Beauty How-To: Spot A Cancerous Mole
Ladies like Marilyn and Cindy made the mole a thing of beauty, but cancer is turning it into a sight to be feared. While beauty marks add definition and distinction to your face and body, make sure to keep an eye on suspicious looking spots and always keep in mind the ABC’s of skin-sighting.A = Asymmetry:
If you were to draw an imaginary line dividing your mole in half (horizontally and/or vertically), each half of the mole should look the same
B = Border:
The border of a healthy mole is even. If the border is irregular or ragged, the mole could be cancerous.
Color change may be okay for hair, not so much for moles. Be on special alert for moles that are more than one color, especially those with shades such as blue, red, white and black, as well as moles whose colors have changed.
D = Diameter:
A benign mole is relatively small, usually no bigger than 6 millimeters in diameter (the size of a pencil eraser). Take note of moles that grow larger and moles that shrink in size.
E = Elevation and Evolving:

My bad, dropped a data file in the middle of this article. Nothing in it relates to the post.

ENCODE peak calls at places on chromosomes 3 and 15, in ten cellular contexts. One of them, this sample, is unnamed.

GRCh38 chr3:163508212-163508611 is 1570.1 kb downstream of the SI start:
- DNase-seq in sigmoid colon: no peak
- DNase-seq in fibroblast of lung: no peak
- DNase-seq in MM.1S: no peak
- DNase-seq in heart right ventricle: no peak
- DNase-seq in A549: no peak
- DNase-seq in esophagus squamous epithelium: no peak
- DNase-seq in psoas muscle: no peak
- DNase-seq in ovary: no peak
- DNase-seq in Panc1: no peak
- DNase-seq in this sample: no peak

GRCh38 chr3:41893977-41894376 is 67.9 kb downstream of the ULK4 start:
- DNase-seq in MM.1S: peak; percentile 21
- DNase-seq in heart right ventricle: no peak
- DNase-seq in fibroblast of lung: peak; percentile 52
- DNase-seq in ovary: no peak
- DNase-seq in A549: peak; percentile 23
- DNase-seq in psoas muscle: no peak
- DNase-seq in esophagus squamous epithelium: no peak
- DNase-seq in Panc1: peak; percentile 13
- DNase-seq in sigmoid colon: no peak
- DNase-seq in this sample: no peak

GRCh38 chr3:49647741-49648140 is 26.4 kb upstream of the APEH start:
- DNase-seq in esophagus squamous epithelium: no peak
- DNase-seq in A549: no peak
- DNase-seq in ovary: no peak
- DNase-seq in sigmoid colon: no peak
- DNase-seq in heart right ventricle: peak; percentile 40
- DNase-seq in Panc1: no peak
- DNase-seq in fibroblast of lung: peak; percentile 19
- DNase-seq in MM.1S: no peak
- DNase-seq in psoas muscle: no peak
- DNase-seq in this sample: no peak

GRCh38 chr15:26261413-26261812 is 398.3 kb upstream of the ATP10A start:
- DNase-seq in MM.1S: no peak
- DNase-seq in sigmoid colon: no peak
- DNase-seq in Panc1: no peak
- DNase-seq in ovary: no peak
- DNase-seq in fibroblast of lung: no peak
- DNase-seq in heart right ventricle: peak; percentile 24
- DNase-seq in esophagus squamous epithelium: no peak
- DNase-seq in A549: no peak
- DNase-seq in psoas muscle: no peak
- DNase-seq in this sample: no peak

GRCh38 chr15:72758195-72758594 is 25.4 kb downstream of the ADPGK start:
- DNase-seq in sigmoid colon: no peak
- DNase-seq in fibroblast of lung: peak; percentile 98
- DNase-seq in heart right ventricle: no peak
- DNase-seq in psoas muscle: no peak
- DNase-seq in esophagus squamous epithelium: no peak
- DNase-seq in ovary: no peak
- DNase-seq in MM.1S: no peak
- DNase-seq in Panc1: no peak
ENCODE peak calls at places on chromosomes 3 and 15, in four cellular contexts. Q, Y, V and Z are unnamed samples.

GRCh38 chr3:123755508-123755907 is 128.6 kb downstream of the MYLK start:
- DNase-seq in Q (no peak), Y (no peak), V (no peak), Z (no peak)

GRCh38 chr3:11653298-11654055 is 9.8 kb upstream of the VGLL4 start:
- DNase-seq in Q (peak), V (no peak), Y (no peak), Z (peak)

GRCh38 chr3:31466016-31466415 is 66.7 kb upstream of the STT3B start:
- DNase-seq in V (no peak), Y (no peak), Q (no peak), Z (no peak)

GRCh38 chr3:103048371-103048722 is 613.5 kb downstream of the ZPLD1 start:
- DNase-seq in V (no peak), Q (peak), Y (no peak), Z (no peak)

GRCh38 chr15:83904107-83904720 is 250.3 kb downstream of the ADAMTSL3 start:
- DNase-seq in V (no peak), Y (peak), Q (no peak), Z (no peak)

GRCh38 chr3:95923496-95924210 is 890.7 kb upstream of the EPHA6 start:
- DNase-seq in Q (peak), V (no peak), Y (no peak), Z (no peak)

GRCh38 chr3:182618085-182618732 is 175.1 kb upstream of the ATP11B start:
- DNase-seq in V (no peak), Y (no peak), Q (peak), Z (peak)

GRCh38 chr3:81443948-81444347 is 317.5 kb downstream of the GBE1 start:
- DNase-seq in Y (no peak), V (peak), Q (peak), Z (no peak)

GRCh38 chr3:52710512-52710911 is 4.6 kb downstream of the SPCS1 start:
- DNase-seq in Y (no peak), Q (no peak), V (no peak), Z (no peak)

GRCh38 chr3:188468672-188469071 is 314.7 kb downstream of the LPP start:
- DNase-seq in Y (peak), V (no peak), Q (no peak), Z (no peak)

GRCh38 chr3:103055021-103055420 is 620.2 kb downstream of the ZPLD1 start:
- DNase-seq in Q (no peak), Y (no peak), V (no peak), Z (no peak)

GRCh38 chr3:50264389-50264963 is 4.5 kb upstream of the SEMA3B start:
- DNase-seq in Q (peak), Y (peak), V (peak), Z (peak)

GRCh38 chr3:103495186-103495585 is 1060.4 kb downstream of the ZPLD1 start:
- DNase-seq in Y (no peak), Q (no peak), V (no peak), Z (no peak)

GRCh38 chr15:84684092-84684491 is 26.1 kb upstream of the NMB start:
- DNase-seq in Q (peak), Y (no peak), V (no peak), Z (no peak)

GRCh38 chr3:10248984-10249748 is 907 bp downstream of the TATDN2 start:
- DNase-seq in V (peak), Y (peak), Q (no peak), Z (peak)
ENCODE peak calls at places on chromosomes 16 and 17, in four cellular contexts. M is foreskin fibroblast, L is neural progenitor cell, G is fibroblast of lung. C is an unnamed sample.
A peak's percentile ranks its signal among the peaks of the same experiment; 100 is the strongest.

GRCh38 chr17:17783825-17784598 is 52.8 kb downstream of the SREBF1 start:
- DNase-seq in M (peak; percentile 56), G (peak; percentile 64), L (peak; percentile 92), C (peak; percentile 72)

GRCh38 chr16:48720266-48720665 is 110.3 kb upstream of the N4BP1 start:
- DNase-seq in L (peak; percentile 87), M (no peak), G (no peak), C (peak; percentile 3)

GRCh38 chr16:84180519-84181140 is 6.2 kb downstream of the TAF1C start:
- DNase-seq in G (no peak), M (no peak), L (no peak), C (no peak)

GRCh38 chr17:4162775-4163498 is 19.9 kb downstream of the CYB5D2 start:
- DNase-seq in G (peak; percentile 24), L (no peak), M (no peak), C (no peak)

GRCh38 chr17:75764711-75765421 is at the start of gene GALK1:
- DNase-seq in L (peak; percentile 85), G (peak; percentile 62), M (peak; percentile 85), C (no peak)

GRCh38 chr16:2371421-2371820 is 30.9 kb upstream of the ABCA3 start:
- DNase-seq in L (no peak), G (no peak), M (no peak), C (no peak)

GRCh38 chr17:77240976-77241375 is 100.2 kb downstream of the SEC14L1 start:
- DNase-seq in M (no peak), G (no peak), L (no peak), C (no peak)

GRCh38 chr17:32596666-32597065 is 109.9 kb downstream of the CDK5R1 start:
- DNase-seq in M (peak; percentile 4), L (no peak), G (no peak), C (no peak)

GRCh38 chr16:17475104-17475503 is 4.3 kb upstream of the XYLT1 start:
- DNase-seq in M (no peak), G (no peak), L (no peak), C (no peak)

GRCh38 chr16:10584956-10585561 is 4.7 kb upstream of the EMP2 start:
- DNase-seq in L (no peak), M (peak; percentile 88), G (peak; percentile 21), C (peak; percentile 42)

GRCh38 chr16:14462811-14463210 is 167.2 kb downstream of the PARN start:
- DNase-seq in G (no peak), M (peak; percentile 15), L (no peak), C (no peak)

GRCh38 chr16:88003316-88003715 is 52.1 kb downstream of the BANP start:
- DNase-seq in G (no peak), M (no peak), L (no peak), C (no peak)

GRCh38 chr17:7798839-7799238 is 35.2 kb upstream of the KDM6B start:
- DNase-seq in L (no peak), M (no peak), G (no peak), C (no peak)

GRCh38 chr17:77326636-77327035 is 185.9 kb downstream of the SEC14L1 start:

Though many moles are raised, pay attention if one part of the mole is higher than the rest. The elevation of your mole should look uniform, not like a mountain range. Also be suspicious of moles that evolve (or change) in size, color, shape, etc.
And Don’t Forget:
In addition to the alphabetical clues on how to detect suspicious moles, be on the lookout for moles that itch or bleed. They may or may not be cancerous, but have your doctor evaluate them just to be safe. The optimal time to inspect your body for possibly cancerous moles is right after a shower when your skin is wet. Once a month, methodically check your body from head to toe for suspicious moles, including hidden areas such as your scalp and between your fingers and toes. It’s a good idea to measure potentially cancerous moles or take pictures of them to use as benchmarks later.